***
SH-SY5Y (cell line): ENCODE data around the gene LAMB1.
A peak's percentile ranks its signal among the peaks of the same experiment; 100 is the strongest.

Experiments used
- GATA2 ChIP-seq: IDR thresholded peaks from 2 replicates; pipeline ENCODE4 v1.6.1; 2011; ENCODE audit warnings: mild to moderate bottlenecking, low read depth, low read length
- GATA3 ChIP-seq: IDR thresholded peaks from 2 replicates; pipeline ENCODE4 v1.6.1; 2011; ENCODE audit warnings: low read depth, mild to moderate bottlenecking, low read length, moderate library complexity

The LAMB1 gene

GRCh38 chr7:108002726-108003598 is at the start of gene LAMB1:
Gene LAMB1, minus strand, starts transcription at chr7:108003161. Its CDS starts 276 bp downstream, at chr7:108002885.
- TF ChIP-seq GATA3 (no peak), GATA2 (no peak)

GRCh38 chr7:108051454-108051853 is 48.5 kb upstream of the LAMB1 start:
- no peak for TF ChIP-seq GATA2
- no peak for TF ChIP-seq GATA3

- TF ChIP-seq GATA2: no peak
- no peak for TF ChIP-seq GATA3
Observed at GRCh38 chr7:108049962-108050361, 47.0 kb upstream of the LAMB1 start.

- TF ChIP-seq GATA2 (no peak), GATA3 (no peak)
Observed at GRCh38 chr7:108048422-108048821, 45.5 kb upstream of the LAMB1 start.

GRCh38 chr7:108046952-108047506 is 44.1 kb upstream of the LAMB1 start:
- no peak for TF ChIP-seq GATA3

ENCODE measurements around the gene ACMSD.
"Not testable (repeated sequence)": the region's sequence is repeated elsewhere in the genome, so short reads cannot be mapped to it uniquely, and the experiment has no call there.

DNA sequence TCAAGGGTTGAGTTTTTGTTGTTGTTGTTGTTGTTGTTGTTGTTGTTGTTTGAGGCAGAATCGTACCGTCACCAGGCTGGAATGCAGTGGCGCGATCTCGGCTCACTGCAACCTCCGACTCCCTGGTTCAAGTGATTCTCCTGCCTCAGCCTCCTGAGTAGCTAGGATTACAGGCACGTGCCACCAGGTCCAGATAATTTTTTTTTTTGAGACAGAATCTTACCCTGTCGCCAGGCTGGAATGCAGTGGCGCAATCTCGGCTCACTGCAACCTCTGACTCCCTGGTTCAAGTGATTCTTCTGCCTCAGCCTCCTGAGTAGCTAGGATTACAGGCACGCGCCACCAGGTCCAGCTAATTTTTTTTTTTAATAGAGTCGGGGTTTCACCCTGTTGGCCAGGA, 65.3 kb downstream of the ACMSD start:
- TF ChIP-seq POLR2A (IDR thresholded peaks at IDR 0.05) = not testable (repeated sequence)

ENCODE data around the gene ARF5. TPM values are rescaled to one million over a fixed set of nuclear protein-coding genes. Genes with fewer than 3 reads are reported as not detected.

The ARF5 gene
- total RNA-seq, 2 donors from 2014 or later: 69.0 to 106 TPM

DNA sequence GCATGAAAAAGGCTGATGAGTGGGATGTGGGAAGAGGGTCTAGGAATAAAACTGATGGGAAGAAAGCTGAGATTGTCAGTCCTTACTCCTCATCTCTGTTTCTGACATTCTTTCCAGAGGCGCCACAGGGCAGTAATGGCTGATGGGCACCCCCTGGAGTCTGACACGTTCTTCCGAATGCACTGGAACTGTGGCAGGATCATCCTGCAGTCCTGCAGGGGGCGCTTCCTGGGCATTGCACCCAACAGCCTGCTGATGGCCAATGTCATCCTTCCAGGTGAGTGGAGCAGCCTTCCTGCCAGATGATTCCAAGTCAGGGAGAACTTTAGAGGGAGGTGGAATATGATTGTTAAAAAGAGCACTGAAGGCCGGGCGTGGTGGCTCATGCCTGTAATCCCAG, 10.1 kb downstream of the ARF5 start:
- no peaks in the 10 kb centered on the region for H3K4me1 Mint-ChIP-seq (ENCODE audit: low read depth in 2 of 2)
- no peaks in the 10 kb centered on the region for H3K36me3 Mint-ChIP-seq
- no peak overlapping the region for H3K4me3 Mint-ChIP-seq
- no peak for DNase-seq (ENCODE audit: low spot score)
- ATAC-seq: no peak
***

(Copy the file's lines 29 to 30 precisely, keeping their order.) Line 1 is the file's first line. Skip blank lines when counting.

- no peaks in the 10 kb centered on the region for H3K36me3 Mint-ChIP-seq
- no peak overlapping the region for H3K4me3 Mint-ChIP-seq